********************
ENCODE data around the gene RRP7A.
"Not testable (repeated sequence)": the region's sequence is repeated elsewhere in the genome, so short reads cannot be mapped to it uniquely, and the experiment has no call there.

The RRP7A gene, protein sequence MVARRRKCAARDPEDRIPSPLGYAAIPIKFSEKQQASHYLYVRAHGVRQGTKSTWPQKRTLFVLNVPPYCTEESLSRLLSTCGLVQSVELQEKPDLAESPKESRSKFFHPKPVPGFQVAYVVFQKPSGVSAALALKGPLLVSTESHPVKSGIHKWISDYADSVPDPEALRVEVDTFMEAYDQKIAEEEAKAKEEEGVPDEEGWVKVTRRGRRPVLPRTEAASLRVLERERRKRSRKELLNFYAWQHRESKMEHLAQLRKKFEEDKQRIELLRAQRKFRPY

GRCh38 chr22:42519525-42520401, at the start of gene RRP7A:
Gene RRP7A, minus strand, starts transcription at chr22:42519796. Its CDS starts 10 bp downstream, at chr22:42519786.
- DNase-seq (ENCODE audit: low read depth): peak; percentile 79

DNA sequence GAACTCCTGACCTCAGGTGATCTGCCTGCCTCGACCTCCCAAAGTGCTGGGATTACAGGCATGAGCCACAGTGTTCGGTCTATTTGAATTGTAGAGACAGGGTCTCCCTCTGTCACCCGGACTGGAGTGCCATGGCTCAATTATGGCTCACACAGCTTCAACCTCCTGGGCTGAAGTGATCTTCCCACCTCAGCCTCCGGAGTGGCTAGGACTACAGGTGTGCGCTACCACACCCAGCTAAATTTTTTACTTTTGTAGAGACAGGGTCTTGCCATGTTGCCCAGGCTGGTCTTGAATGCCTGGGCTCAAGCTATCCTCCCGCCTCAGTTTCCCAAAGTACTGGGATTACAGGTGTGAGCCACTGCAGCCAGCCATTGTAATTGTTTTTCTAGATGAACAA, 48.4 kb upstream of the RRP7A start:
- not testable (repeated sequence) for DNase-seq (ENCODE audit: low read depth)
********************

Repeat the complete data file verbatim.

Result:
ENCODE data around the gene RRP7A.
"Not testable (repeated sequence)": the region's sequence is repeated elsewhere in the genome, so short reads cannot be mapped to it uniquely, and the experiment has no call there.

The RRP7A gene, protein sequence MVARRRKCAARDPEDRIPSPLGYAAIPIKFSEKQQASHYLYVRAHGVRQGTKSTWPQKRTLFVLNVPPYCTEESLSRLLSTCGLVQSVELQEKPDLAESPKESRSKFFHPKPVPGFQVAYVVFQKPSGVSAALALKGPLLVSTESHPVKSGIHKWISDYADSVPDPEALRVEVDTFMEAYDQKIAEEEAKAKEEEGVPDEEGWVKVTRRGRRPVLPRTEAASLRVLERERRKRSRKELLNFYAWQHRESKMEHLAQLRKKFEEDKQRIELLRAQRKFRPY

GRCh38 chr22:42519525-42520401, at the start of gene RRP7A:
Gene RRP7A, minus strand, starts transcription at chr22:42519796. Its CDS starts 10 bp downstream, at chr22:42519786.
- DNase-seq (ENCODE audit: low read depth): peak; percentile 79

DNA sequence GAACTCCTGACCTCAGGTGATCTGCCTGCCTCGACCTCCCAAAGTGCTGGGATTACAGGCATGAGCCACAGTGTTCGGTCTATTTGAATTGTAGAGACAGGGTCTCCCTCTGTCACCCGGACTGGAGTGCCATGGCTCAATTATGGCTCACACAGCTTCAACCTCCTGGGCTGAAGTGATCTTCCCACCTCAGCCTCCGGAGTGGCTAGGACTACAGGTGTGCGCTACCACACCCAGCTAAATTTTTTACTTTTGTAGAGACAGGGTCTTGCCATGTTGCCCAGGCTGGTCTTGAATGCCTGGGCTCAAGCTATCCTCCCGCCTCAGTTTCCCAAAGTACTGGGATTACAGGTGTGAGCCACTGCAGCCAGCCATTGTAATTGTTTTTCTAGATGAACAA, 48.4 kb upstream of the RRP7A start:
- not testable (repeated sequence) for DNase-seq (ENCODE audit: low read depth)